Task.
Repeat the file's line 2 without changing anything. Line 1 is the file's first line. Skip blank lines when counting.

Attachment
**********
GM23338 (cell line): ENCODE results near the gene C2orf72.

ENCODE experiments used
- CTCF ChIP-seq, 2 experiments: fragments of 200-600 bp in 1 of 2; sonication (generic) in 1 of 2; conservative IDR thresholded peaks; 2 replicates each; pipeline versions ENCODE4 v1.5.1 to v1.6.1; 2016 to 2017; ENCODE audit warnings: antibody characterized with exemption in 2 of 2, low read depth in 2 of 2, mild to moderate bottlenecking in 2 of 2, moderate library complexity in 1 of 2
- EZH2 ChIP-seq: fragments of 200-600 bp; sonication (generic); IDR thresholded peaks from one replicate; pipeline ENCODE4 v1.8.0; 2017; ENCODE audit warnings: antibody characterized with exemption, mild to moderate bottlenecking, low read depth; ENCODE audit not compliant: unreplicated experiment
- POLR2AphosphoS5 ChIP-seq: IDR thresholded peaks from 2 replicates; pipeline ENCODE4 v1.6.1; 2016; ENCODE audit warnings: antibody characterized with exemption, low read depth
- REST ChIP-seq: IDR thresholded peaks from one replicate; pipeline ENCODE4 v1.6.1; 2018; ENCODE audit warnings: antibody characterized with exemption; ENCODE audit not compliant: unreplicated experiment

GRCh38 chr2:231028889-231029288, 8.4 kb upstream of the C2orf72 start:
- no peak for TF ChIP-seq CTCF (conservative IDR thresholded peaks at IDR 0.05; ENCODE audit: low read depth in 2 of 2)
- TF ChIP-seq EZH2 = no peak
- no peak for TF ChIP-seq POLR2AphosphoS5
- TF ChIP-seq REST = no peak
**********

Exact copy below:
ENCODE experiments used